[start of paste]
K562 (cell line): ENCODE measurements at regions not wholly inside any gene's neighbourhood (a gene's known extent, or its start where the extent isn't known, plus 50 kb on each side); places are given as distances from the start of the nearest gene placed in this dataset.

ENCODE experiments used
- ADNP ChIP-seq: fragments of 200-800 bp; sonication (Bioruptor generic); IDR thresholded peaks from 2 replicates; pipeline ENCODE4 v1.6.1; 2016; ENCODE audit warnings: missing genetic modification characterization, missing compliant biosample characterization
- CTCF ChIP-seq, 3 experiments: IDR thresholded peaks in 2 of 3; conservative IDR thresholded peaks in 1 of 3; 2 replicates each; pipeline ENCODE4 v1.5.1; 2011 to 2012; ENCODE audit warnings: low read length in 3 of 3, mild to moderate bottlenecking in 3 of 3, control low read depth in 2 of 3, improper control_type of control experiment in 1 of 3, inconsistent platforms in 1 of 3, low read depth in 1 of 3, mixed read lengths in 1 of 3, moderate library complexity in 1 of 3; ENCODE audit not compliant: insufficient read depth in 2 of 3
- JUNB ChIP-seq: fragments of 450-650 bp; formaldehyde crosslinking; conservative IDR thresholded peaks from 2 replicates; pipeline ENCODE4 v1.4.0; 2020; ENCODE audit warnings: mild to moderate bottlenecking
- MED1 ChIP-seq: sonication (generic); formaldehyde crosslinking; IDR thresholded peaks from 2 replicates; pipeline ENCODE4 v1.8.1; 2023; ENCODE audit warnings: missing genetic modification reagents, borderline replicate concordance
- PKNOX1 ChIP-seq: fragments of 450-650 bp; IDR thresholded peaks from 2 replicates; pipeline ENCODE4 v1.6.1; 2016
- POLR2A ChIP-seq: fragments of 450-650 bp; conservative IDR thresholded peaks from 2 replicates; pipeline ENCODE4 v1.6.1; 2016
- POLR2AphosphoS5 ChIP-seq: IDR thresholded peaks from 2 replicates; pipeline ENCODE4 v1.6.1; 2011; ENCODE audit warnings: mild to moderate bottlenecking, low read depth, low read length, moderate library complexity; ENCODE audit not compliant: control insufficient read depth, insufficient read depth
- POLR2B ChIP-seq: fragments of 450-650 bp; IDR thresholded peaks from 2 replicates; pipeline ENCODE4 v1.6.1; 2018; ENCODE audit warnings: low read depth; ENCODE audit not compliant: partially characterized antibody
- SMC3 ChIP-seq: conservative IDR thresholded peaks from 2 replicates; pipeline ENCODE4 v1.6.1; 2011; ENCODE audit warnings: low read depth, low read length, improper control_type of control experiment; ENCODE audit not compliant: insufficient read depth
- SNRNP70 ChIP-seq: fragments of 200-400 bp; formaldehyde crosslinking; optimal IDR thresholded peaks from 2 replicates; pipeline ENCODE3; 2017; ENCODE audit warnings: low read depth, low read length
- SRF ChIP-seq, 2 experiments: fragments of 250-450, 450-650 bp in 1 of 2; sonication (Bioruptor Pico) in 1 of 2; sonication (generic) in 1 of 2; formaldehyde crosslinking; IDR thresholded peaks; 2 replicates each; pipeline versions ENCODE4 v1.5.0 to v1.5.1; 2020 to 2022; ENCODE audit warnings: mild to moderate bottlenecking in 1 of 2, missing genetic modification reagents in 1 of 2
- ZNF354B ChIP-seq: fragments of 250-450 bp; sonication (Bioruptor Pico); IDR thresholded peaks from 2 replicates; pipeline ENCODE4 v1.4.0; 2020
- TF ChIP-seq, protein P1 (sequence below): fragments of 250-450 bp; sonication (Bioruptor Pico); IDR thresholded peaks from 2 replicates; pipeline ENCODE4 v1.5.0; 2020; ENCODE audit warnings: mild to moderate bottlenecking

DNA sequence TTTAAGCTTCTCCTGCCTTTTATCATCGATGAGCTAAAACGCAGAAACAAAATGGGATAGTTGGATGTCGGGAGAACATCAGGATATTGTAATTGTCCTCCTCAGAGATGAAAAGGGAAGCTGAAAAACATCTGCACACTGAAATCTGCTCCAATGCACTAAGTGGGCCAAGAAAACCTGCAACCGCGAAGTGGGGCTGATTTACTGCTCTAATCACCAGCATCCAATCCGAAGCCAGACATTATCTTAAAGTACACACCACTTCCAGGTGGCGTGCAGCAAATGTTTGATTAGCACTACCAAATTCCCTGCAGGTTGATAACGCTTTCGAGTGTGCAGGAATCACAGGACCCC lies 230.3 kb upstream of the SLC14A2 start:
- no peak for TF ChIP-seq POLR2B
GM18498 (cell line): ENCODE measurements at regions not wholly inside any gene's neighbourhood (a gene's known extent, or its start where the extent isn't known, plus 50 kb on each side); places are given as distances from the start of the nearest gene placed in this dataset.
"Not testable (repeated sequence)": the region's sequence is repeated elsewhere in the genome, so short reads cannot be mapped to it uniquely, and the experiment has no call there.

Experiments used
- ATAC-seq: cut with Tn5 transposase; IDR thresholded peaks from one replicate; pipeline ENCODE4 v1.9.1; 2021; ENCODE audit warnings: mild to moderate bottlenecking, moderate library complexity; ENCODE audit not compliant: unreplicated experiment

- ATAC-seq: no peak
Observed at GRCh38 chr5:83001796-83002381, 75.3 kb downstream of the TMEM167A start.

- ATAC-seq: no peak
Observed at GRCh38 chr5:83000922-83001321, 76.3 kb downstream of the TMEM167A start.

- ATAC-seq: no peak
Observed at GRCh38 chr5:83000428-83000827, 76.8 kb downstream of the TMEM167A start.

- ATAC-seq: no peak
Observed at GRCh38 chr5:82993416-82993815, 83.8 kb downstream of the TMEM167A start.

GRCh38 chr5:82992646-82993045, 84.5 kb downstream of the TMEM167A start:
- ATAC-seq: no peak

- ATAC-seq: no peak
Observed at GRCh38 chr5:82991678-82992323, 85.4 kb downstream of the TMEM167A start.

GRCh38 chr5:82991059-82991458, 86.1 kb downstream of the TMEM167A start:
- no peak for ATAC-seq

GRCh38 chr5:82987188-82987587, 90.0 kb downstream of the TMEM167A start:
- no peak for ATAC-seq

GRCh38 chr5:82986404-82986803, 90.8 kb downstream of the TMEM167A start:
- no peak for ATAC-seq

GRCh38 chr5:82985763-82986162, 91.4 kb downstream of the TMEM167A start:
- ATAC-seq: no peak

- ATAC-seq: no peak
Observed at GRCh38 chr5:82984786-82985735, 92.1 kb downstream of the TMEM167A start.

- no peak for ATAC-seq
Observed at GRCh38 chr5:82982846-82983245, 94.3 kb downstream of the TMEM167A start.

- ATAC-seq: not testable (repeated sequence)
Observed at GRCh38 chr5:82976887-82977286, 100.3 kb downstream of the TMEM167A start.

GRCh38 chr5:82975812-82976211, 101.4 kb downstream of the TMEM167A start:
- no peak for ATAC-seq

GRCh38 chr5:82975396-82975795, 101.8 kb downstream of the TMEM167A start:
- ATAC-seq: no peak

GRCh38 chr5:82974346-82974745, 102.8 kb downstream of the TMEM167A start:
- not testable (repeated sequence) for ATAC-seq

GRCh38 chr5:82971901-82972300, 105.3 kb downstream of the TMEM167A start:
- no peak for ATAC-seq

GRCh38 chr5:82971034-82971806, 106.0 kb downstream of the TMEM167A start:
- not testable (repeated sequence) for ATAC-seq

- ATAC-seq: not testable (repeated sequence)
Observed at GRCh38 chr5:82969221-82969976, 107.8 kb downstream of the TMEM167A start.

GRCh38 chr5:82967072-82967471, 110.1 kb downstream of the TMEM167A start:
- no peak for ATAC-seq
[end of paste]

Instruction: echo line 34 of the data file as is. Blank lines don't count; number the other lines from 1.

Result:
GRCh38 chr5:82991059-82991458, 86.1 kb downstream of the TMEM167A start: